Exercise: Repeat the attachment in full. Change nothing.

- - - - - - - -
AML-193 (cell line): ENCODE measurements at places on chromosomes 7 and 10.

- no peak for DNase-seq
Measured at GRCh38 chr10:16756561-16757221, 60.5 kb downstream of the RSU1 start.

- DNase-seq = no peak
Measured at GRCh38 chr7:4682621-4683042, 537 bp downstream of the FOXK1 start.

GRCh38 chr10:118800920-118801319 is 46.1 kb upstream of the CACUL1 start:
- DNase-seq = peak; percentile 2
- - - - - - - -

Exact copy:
AML-193 (cell line): ENCODE measurements at places on chromosomes 7 and 10.

- no peak for DNase-seq
Measured at GRCh38 chr10:16756561-16757221, 60.5 kb downstream of the RSU1 start.

- DNase-seq = no peak
Measured at GRCh38 chr7:4682621-4683042, 537 bp downstream of the FOXK1 start.

GRCh38 chr10:118800920-118801319 is 46.1 kb upstream of the CACUL1 start:
- DNase-seq = peak; percentile 2